Review: Blues In The Night cover photo

Review: Blues In The Night

Review: Blues In The Night cover photo

The Kiln’s air conditioning will ensure you are cool as a cucumber; it’s the performers on stage who generate the heat in Blues in the Night

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Blues In The Night

Blues In The Night

Kiln Theatre cover photo
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First seen at the Donmar in London over 30 years ago, it is the musical equivalent of being rubbed all over in warm, smoky melted butter. It takes the glorious blues numbers written by Bessie Smith, H Gray and others of the pre and post-Depression era and spins them into a web of longing, love and lost. It’s not quite a compilation musical and it is something more than revue.

Directed by Susie McKenna, famed for her annual Hackney Empire pantos, this is an evening which is all slink and smoulder as three unnamed women, at different stages in their lives—the Girl (Gemma Sutton), the Woman (Debbie Kurup) and the Lady (Sharon D. Clarke)—who are all boarders in a run-down hotel, reflect on the gap between their yearning for romance and stone-cold reality.

Debbie Kurup, Sharon D Clarke & Gemma Sutton. Photos by Matt Humphrey.

Not that any of them are ever stone-cold sober. Smith’s Wasted Life Blues and Nobody Knows You When You are Down and Out tend to be sung with a drink in hand and often through a glass darkly. Clive Rowe plays The Man, a womanising wastrel, who represents all the heart-breakers these women have encountered. This is an evening in which optimism and experience are constantly rubbing up against each other. Often causing sparks.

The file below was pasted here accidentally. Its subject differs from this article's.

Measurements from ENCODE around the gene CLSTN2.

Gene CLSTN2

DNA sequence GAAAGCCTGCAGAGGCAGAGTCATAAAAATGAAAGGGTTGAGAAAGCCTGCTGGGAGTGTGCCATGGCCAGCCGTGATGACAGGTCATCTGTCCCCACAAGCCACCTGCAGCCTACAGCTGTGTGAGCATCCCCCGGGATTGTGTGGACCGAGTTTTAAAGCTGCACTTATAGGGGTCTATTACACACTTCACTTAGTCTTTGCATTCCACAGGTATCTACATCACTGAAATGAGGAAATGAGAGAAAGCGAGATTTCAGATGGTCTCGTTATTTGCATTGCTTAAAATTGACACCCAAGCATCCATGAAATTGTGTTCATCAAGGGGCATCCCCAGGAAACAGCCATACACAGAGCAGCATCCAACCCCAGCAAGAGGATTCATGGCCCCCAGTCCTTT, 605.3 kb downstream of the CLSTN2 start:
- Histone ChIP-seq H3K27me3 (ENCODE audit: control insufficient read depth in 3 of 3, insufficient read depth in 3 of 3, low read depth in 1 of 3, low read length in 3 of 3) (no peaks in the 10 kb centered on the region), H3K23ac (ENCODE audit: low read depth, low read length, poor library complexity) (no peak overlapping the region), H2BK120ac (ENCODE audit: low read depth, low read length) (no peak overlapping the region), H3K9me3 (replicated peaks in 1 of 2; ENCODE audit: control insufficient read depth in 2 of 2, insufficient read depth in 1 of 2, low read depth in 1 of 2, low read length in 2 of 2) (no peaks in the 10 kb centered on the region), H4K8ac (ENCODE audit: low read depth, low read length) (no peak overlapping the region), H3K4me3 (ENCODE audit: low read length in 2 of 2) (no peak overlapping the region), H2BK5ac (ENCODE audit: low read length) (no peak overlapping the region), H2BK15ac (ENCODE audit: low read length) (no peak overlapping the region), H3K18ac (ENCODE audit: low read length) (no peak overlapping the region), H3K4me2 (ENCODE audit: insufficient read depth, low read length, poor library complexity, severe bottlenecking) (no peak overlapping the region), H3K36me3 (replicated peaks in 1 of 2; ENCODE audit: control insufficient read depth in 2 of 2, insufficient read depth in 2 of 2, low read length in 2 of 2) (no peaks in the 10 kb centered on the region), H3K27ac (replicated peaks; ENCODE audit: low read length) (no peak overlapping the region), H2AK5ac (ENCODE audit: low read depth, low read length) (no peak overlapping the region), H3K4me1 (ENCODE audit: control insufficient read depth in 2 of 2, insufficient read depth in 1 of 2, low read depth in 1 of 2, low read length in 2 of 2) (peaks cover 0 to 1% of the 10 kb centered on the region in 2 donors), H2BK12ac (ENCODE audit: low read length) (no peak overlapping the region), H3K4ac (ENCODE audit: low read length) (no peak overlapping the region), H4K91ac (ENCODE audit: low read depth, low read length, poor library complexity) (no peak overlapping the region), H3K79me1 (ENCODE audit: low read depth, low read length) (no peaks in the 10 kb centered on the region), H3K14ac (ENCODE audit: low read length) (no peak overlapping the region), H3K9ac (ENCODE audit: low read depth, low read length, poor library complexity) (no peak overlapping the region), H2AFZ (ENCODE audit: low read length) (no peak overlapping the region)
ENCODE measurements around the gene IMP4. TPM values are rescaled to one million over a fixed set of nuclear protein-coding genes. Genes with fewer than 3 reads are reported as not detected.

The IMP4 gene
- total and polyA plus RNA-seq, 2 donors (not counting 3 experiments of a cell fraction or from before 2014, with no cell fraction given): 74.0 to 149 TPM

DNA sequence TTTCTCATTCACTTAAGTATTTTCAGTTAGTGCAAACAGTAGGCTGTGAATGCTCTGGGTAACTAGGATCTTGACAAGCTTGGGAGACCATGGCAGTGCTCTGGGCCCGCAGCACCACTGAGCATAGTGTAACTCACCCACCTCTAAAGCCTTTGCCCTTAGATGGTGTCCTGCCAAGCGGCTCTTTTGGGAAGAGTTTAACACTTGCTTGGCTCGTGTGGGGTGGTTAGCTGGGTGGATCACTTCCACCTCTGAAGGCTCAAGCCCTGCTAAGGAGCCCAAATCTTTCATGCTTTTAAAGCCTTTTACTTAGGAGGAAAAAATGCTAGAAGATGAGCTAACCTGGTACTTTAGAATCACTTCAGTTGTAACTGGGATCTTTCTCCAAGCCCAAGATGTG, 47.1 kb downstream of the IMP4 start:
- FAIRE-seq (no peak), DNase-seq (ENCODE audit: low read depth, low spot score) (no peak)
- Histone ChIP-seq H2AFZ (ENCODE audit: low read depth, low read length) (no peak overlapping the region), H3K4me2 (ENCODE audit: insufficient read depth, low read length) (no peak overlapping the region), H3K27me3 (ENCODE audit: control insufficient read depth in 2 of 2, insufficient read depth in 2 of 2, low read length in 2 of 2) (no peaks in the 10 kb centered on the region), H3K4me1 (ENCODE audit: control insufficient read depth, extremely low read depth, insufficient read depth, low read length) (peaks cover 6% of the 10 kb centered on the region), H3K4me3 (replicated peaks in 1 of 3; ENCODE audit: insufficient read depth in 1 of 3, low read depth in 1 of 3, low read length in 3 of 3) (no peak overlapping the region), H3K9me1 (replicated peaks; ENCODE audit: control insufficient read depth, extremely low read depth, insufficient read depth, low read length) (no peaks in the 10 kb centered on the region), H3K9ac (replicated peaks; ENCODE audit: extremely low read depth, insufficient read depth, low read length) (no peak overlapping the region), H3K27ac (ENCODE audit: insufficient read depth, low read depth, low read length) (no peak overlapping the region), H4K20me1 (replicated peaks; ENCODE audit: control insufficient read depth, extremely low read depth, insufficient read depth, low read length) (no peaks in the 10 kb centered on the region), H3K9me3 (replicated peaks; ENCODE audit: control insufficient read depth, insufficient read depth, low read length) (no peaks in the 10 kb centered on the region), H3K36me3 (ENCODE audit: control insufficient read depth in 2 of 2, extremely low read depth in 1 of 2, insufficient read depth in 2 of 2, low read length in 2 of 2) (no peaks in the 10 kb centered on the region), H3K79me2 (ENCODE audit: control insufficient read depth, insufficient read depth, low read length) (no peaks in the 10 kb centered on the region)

Clive Rowe as The Man.

It is, of course, entirely hetro-normative and hails from an era when women didn’t question that the price of sinking into his arms was that you were likely to end up with your arms in his sink for the rest of your life. But there is a reason why these songs, from It Makes my Love Come Down to Am I Blue, have survived. Each one is a tiny nugget of narrative that tells its own—often sad—story. There is sauce too: Clarke’s Lady, a woman who insists she is not getting older but better, has real fun with Kitchen Man, a reminder of just how deliciously filthy some of the era’s songs could be.

This is exquisitely performed by a first-rate cast, and played out on Robert Jones’ atmospheric design that creates a run-down hotel lounge where the lights are kept low to hide a multitude of sins—and the bottles behind the bar seem to shimmer seductively. It’s lack of narrative may frustrate some, but I loved its gin-soaked, down-beat soul. When these women sing, they are singing for every woman who ever had her heart broken, and every woman who ever will.

Blues In The Night runs at the Kiln Theatre until Sat 7 Sep.

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Lyn Gardner
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